I knelt in front of the same window every night. In the late spring, summer and early autumn I would look out the window and see a mountain. As the litany of the Rosary was repeated … Hail Mary, full of grace, the Lord is with thee … My father intoned the beginning of each prayer, and I would sometimes see angels in the clouds hovering above the high hills. Sometimes I would imagine there were “Indians” – that’s what we called them back then – living in the wilderness. What would it be like to be with them?
But as the autumn days became winter and darkness fell like a blanket, I couldn’t see beyond the street lights and the lights in our neighbors’ houses. I would wonder … What did they have for supper? Was it almost bed time?
When I was a child our family said the Rosary every night of the week – ten minutes on our knees … Glory be to the Father, to the Son and to the Holy Spirit …
I especially liked Advent because candles were lit on the coffee table in back of me. They were reflected in the window – and where there was one candle I would see two lights. The storm windows were down, doubling the reflection. Once the Christmas Tree was up and decorated, my Rosary Window would literally explode with light! It seemed the darkness of the deep winter was more than compensated for by the joyful anticipation of Christmas. “The Light of Christ has come into the world!”
Why is it that this advent in my sixty-fourth year is feeling darker than usual? Is it because the western world seems to be slipping into a darkness driven by nationalism that has a kind of ancient, musty quality to it? I had hoped that we were coming to grips with the fact of white privilege, that our “political correctness” was actually an attempt to insure the most powerful were not the only voices being paid attention to. I thought we were committed to an educated populace, that people of faith had gotten over the misconception that the “Enlightenment” was somehow a threat to the Divine, and that we were making progress toward a deeper understanding with regard to money. “Profit” as the absolute goal of the 20th century resulted in undrinkable waters, polluted air and compromised rain forests, threatening the future health and prosperity of our children and the generations to come.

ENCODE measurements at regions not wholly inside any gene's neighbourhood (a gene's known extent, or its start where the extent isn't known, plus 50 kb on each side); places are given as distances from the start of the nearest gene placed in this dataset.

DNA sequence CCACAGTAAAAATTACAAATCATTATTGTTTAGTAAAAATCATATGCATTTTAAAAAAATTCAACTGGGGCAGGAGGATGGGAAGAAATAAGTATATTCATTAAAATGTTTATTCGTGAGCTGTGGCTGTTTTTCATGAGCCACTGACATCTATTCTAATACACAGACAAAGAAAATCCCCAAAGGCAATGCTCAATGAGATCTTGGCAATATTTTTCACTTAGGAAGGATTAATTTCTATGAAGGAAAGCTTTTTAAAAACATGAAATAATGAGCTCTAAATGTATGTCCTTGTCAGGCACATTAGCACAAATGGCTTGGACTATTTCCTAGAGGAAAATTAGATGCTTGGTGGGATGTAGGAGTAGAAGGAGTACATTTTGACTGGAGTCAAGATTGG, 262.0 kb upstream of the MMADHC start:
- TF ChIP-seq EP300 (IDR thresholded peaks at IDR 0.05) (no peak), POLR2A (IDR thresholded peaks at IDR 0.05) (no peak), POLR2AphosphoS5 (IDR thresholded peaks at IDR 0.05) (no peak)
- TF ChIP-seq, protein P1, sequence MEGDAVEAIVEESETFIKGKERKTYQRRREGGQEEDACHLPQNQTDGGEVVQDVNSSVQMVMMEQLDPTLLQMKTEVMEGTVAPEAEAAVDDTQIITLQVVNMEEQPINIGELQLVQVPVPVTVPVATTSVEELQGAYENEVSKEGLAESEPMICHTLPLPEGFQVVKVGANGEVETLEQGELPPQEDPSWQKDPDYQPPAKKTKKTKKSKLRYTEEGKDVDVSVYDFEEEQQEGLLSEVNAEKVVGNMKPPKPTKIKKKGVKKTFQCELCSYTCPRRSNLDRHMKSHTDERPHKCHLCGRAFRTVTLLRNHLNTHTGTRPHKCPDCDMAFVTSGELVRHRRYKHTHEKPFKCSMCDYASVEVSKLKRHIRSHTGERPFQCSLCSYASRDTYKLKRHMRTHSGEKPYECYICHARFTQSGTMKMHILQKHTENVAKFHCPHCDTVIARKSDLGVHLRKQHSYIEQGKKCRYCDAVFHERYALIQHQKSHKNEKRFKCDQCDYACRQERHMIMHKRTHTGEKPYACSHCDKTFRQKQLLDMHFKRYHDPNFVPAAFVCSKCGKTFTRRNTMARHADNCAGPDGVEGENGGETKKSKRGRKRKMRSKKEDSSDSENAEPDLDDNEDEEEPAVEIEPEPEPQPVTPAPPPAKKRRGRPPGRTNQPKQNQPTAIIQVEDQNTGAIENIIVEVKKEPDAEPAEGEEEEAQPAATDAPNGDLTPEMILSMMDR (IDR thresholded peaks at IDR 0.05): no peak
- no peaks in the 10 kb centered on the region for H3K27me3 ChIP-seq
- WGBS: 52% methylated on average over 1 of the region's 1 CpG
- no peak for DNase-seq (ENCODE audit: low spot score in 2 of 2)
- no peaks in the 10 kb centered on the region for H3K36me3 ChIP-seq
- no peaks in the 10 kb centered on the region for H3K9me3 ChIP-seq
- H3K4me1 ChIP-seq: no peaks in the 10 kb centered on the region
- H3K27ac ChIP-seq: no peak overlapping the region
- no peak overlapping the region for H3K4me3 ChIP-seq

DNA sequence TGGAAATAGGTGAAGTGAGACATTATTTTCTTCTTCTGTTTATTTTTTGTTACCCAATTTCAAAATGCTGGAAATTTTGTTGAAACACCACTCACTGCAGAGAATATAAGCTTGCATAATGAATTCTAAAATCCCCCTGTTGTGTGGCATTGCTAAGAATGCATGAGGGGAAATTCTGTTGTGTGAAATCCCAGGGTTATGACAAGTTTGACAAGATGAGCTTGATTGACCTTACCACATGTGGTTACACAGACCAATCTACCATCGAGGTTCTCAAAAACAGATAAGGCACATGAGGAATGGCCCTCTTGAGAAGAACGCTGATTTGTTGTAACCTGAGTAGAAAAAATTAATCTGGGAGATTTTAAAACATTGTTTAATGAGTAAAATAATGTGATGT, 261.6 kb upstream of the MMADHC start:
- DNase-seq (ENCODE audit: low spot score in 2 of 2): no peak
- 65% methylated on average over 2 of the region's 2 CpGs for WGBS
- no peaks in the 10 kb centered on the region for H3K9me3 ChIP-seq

I thought the majority of folks accepted as fact what is painfully obvious – things are heating up. I thought the horrors of terrorism had jolted us to our senses with regard to the price we pay for military intervention in other nation’s affairs – self-interest couched in the terms of self-defense.
The cabinet picks and daily tweets of our president-elect force me to accept the fact that we have chosen to lead us a business man who thinks nothing of abusing people and saying whatever needs to be said in order to “win”. He is charting a course, the appeal of which is to the baser of our human inclinations – we are “winning” if we are making a buck – thus his selection of Steven Mnuchin for Secretary of the Treasury. The stock market has hit new highs; so have threats against Muslim Americans … Holy Mary, mother of God … 1000 jobs “saved” in Indiana.
History has taught us that a meaningful life requires more than money. And “winning” isn’t everything. When the lights of compassion for our neighbor and ethical behavior in our business dealings are dimmed, stock market highs are revealed for what they are – a kind of drug-induced euphoria with no foundation in reality.
I do pray for those who lead us, regardless of their politics. I also find myself praying more fervently these days – This little light of mine, I’m gonna let it shine …